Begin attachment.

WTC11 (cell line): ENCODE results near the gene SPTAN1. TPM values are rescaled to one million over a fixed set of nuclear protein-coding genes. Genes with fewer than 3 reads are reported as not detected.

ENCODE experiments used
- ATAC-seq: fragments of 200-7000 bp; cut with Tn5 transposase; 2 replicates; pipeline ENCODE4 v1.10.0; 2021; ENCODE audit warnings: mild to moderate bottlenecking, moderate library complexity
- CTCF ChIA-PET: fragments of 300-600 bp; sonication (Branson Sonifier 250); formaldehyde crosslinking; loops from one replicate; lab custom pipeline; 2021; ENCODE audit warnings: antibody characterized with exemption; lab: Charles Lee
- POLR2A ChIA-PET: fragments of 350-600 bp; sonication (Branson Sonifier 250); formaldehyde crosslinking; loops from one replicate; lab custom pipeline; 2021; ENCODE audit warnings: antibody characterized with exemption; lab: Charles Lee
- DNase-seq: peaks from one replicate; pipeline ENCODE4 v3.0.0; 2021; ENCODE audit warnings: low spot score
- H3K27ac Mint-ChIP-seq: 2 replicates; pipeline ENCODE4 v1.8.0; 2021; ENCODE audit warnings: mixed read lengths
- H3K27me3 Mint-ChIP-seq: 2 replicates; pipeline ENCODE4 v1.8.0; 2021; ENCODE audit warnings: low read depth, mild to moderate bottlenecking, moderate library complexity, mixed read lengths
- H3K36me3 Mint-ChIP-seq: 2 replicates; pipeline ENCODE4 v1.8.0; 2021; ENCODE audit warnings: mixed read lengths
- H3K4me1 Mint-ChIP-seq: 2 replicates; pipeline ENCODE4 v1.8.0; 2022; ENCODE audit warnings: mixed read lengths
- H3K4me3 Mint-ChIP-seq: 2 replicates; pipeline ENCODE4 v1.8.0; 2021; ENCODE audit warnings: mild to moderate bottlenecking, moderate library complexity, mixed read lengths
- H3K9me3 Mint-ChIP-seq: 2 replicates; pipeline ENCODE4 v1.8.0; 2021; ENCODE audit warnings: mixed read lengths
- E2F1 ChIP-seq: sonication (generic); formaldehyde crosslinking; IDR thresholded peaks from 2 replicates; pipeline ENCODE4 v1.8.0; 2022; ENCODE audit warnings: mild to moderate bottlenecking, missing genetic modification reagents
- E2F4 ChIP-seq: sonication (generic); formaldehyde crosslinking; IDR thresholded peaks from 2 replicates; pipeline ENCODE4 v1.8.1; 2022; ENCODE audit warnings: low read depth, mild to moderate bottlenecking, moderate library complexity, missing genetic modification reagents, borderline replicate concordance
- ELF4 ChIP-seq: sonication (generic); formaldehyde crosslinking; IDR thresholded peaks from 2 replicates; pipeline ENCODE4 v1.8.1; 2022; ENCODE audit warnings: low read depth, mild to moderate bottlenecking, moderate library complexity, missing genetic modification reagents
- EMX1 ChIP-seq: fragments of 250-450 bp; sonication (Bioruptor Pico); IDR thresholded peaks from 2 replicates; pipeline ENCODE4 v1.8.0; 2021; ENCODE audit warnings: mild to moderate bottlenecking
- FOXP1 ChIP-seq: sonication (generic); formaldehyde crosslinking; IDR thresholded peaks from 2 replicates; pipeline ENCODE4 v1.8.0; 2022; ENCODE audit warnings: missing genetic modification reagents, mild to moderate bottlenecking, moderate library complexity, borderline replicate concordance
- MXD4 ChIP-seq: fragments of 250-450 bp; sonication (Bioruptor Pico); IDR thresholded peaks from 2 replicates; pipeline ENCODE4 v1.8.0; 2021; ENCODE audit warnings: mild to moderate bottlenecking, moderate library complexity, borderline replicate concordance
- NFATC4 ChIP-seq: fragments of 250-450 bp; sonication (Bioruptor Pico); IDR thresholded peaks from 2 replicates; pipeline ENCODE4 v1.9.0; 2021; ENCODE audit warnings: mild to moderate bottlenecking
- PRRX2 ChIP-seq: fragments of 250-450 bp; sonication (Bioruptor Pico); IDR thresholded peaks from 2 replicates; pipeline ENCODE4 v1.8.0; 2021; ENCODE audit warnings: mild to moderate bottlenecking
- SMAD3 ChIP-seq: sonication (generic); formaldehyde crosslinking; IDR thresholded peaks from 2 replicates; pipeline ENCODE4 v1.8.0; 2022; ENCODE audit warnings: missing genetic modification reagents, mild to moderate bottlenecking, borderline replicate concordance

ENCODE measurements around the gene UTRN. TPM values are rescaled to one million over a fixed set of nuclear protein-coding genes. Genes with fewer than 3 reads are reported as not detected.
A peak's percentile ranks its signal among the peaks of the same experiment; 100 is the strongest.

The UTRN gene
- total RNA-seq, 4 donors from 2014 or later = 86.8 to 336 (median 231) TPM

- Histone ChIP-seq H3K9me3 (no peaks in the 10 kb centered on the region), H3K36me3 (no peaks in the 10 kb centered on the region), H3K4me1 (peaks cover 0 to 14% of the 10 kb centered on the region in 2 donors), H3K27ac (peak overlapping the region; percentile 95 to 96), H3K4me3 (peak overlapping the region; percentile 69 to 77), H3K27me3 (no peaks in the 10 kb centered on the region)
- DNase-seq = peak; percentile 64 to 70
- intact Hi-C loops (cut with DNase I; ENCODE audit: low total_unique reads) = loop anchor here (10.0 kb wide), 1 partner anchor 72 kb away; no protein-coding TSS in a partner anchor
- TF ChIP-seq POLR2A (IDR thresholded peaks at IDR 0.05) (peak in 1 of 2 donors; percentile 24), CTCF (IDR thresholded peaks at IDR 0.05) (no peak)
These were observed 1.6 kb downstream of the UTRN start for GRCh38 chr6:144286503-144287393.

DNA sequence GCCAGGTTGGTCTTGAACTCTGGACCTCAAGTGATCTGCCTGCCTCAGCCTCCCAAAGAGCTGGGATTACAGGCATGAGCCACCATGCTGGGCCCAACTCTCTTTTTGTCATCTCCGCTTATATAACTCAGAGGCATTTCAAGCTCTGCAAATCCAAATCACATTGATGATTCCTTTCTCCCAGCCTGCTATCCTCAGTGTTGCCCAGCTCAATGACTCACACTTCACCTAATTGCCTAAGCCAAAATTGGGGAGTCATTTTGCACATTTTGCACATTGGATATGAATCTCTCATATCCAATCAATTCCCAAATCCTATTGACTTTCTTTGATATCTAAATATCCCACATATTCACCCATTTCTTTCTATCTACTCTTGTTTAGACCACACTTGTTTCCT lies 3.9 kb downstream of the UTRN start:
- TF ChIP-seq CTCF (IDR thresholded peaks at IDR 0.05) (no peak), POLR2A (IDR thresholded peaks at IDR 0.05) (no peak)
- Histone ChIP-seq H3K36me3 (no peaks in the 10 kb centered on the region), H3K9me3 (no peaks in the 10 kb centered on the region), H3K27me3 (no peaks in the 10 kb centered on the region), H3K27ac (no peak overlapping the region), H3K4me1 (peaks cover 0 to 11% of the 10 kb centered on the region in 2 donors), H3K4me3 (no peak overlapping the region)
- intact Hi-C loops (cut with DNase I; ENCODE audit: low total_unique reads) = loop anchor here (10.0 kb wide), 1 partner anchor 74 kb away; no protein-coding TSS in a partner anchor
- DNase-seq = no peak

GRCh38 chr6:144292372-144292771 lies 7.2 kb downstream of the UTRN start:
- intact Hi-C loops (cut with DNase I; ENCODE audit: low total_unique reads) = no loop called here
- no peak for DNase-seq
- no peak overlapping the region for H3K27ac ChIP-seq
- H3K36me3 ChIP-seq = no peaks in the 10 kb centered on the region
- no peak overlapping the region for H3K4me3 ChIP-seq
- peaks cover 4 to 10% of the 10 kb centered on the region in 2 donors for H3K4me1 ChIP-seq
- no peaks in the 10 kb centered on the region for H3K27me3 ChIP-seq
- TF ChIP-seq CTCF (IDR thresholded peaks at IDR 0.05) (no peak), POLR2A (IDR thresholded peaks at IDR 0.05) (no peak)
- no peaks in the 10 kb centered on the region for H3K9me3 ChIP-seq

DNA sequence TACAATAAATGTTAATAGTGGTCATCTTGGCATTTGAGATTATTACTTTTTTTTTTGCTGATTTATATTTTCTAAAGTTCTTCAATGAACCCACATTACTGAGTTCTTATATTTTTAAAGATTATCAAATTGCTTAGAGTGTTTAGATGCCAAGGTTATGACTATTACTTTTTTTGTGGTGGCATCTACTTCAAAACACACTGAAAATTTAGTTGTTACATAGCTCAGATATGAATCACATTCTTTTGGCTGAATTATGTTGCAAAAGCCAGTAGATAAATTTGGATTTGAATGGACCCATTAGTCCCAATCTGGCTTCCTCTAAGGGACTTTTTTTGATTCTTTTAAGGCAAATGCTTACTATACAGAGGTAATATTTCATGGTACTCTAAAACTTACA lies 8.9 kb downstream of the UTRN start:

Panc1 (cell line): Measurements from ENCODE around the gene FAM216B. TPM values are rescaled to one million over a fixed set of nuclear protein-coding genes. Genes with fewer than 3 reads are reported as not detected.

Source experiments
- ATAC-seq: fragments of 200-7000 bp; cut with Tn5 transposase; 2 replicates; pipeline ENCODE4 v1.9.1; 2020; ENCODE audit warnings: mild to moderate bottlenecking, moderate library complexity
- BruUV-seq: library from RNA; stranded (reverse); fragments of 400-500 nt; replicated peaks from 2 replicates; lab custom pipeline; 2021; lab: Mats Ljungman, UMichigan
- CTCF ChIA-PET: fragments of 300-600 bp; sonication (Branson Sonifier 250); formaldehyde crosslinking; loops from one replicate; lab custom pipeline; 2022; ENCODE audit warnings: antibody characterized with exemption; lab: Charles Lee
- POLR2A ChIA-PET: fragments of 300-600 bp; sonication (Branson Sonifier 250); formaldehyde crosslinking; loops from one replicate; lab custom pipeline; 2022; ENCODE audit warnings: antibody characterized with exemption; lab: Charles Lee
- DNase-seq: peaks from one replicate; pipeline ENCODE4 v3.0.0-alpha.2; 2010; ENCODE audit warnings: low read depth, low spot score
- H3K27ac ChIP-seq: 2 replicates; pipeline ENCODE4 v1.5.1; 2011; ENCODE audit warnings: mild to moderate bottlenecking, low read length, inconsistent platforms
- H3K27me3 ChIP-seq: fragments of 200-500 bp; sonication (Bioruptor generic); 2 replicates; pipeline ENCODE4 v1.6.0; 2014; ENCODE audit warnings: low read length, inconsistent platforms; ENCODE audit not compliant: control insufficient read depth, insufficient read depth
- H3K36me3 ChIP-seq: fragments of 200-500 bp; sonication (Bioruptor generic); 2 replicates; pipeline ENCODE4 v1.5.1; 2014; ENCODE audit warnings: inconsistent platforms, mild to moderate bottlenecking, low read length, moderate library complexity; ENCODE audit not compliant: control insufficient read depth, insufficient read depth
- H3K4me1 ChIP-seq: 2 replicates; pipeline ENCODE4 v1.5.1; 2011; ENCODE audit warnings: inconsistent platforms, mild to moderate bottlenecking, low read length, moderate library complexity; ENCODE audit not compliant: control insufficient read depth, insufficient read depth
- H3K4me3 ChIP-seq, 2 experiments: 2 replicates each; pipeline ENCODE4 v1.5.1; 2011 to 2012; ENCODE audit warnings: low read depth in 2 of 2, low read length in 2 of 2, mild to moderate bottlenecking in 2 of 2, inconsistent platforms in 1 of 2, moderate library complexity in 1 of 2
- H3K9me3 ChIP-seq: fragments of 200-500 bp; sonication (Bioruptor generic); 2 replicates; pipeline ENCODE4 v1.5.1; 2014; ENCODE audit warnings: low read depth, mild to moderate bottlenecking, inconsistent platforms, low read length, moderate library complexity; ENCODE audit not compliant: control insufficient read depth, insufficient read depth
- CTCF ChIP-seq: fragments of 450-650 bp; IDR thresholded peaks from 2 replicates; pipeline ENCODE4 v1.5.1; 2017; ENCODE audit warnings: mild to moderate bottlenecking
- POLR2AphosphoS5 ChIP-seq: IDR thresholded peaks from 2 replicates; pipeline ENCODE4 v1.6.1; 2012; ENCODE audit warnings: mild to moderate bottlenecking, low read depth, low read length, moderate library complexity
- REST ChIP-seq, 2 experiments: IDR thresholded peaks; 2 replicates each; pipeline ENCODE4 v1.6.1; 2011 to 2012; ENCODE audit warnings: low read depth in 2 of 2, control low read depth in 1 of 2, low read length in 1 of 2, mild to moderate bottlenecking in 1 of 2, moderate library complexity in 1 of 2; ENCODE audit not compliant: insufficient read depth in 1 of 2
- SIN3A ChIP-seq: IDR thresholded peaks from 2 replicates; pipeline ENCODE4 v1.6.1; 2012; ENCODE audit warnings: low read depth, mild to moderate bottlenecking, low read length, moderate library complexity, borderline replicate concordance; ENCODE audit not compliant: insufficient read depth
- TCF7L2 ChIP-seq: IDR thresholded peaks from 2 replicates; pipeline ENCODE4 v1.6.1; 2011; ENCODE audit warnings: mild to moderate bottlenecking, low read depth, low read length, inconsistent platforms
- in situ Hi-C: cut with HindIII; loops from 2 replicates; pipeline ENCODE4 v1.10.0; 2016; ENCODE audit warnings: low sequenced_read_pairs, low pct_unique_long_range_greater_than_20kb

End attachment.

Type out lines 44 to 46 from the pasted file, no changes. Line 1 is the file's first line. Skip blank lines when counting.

- TF ChIP-seq CTCF (IDR thresholded peaks at IDR 0.05) (no peak), POLR2A (IDR thresholded peaks at IDR 0.05) (no peak)
- no peaks in the 10 kb centered on the region for H3K9me3 ChIP-seq

DNA sequence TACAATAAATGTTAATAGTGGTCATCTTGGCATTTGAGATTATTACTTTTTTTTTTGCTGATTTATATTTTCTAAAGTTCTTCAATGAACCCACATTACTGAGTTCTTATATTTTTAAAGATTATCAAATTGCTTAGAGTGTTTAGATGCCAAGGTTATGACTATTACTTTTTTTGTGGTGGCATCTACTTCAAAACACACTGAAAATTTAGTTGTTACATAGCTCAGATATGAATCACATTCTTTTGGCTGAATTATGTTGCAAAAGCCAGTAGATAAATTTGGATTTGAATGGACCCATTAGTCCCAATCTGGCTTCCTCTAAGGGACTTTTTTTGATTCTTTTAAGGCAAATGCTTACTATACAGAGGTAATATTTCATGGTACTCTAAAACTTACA lies 8.9 kb downstream of the UTRN start: